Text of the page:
If that wasn’t enough to show Japan’s love for chocolate, the country also has not one, but two chocolate-based holidays! 

image via shutterstock.com

The first is Valentine’s Day, which you are probably already familiar with. However, in Japan, Valentine's Day is celebrated a little bit differently. February 14th is a day for girls to give chocolate to the boys they like! Not only that but the chocolates are often handmade by the girls themselves, to give a personal touch. Around Valentine’s day, stores all over Japan start carrying chocolate-making supplies, cooking chocolate, sprinkles, edible stars, etc. 

The second chocolate holiday is White Day, celebrated exactly one month later on March 14th. This is a day for boys to reciprocate, by giving chocolate (or other sweets) back to girls who gave them chocolate on Valentine’s day.

It’s clear that the chocolate craze is far from over in Japan, especially with new types of chocolate, like ruby chocolate coming out.

Enjoy Delicious Japanese Candy And Snacks Every Month!

Starting from $32.50 USD
Get TokyoTreat
Author avatar
Alana Juric

Leave a Reply

Your email address will not be published. Required fields are marked *

Enjoy Delicious Japanese Candy And Snacks Every Month!

Starting from $32.50 USD
Get TokyoTreat

Related Articles

The Ultimate Guide to Summer Festivals in Japan!

September 26, 2022

Summer festivals in Japan offer many ways to enjoy the warm weather holding a variety of events and amusing activitiel! If you have never experienced a Japanese summer matsuri, here is a quick look to guide you through what to expect and how to make the most out of it! What is Natsu Matsuri? Natsu...

Noodle Slides?! A Quick Guide to Nagashi Somen

August 31, 2022

Japanese noodles are known around the world. I mean, who doesn’t love digging into a big bowl of ramen? You’ve probably also tried– or at least heard of– udon and soba noodles, too. But the Japanese noodle universe is vast and uncharted, so today we’re focusing on a lesser-known Japanese noodle: somen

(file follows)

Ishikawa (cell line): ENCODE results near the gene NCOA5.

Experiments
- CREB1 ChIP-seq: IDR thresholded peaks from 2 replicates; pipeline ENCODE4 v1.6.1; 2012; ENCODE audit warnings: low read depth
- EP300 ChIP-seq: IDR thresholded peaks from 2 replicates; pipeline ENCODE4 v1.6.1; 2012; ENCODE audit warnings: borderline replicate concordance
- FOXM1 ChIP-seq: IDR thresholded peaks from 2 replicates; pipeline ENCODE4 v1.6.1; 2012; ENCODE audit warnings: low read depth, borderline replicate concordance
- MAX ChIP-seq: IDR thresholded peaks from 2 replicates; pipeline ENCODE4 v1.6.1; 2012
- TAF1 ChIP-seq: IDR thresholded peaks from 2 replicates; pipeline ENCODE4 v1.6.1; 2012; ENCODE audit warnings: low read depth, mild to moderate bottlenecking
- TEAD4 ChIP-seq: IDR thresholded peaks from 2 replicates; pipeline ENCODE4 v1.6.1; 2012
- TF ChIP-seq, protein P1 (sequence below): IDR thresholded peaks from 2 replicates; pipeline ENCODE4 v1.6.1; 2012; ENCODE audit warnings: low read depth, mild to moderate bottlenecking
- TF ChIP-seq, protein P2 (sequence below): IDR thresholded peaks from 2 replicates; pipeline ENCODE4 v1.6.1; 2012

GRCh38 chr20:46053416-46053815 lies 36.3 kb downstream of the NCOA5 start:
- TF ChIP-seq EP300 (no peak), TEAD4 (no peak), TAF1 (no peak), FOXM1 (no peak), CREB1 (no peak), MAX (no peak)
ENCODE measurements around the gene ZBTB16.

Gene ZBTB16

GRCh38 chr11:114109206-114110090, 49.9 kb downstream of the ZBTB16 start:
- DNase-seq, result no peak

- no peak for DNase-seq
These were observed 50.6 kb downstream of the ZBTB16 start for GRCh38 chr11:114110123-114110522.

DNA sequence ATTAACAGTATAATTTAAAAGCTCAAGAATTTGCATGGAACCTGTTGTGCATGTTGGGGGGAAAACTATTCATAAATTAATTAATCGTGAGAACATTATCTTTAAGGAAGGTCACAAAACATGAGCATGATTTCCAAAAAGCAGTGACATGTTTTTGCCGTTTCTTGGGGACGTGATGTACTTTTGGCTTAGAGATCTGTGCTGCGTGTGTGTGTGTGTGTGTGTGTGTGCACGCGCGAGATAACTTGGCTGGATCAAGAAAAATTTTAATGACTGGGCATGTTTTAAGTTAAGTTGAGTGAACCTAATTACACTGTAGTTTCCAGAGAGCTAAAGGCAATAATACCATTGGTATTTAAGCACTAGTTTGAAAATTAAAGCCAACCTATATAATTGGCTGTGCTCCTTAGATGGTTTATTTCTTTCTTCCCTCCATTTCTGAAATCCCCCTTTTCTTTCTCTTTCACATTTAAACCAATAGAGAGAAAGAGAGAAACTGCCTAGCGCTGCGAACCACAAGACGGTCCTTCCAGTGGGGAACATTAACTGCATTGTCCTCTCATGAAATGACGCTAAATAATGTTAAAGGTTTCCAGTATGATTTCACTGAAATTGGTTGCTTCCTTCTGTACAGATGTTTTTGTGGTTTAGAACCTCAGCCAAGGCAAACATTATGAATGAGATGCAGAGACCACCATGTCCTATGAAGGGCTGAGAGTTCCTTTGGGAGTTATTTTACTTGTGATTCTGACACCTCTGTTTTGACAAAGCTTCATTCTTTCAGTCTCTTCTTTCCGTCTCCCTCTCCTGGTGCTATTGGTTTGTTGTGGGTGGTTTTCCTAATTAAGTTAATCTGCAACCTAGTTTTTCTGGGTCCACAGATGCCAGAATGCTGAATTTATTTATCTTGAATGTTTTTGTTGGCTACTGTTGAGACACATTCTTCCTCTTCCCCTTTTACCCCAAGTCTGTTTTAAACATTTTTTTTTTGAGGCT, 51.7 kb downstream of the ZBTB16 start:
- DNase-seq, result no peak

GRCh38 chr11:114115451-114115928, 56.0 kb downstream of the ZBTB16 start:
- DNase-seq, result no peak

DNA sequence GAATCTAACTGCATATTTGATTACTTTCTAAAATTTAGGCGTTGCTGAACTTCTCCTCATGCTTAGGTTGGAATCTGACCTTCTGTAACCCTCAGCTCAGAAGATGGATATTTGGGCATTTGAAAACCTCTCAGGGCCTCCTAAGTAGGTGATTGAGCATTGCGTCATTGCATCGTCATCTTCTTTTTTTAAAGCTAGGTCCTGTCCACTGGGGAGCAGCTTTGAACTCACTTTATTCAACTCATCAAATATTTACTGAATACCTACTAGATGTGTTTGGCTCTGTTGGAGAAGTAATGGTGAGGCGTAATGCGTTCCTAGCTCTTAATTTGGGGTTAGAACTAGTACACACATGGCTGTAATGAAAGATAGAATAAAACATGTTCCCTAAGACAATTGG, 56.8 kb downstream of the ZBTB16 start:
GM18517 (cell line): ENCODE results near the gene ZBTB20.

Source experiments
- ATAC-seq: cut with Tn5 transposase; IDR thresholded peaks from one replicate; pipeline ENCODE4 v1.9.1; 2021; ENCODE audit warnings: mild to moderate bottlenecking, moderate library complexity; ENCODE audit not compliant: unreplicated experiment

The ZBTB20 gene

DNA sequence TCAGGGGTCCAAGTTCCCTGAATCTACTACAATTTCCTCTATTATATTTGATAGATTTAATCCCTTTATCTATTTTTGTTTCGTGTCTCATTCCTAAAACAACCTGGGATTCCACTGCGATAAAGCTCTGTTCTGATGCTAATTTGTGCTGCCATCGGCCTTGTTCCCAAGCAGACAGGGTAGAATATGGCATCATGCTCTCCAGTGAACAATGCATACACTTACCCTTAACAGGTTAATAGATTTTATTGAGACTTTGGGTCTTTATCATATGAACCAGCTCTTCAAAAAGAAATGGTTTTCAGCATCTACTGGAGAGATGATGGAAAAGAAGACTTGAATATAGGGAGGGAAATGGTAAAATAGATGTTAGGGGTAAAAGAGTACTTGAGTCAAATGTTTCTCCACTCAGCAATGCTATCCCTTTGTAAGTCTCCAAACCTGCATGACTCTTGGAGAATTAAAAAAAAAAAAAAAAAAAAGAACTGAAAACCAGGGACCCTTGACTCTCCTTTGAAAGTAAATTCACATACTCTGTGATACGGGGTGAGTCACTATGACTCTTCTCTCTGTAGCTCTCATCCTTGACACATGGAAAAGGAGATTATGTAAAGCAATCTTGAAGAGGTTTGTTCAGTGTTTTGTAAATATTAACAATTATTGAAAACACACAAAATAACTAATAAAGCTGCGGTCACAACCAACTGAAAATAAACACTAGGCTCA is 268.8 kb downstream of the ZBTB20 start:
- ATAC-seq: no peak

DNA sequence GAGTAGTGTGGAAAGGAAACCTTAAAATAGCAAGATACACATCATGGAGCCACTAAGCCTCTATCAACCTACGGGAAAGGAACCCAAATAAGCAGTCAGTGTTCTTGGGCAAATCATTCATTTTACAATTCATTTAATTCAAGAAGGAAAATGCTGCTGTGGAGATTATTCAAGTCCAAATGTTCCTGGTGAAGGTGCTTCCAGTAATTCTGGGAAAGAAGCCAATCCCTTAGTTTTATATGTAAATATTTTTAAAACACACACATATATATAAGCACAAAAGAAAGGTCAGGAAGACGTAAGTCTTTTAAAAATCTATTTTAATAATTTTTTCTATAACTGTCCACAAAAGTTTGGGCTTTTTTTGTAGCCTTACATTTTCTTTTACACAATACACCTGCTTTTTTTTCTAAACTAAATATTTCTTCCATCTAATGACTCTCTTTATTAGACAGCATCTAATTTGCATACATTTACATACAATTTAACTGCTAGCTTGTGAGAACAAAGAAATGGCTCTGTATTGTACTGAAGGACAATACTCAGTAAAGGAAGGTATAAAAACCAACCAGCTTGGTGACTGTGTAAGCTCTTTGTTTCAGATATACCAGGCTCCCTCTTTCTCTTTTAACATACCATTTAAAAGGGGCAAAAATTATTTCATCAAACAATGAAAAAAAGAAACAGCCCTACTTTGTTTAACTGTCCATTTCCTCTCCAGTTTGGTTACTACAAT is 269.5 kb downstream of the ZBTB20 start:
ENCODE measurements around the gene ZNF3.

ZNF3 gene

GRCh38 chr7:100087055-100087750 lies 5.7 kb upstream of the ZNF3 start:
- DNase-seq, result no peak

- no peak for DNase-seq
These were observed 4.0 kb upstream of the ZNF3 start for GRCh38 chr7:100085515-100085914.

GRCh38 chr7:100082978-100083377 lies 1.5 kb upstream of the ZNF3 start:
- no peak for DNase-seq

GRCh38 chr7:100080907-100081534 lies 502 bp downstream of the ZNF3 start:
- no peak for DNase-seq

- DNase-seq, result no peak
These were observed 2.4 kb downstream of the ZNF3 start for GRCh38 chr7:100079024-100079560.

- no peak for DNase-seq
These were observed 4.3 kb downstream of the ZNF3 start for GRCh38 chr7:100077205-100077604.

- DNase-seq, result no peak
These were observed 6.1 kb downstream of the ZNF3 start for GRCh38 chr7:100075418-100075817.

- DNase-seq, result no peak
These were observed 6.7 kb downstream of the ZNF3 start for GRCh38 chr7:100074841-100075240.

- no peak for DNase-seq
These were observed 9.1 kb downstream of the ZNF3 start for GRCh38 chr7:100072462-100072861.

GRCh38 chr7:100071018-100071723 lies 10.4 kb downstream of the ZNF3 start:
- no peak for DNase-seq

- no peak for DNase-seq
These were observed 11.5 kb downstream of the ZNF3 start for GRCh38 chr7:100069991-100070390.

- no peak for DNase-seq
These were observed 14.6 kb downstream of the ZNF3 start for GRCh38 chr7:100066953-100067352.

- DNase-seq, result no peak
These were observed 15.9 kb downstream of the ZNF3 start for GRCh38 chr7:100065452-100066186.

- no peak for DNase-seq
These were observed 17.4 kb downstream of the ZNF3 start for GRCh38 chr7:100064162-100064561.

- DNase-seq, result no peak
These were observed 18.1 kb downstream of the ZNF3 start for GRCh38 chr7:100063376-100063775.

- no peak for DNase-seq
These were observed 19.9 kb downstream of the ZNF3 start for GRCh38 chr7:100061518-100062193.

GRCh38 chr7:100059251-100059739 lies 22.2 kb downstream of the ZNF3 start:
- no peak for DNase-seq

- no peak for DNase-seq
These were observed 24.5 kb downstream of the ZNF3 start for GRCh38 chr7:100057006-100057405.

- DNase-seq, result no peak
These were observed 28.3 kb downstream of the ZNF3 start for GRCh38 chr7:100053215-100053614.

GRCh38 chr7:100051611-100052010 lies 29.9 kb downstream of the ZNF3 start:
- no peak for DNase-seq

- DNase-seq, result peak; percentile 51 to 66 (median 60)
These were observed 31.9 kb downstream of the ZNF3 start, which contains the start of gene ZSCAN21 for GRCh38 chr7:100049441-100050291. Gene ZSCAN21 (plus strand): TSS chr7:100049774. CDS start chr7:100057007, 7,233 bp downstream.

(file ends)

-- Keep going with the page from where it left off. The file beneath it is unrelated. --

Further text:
Japan’s Family Restaurants: Eat Your Way Through Them!

August 31, 2022

Through the sudden hunger haze your eyes settle onto a towering sign. You’ve just stumbled upon one of Japan’s many beloved family restaurants!

Top Five Pokémon Centers in Japan!

August 31, 2022

Shibuya caters to a swarm of visitors that come to the district everyday and with all of the sites to see one that can’t be skipped! The iconic Pokémon Center!!

TokyoTreat’s Guide to Japanese Street Food

August 23, 2022

Japan is a country that is internationally renowned for its incredible food scene. Tokyo boasts some of the greatest Michelin-Starred restaurants that offer unique, one-of-a-kind experiences well worth the plane ticket.

Five Places to Eat Omurice, Japan’s Comfort Food

August 10, 2022

Omurice (オムライス) is a popular Japanese comfort food, made of fried rice and eggs!  It’s a mainstay in both convenience stores and Japanese restaurants, from Tokyo and Chiba, all the way to Kyoto.  In the past, we here at Tokyo Treat showed you a quick and easy recipe on how to make omurice. Continue reading…


Be a TokyoTreat Insider!

Join our newsletter and receive tasty news and deals!



Accepted Payments
Visa payment availableMastercard payment availableAmerican Express payment availableDiscover payment availablePayPal payment available


Be a TokyoTreat Insider!

Join our newsletter and receive tasty news and deals!


Copyright © 2022 TokyoTreat™. All Rights Reserved.
Accepted Payments
Visa payment availableMastercard payment availableAmerican Express payment availableDiscover payment availablePayPal payment available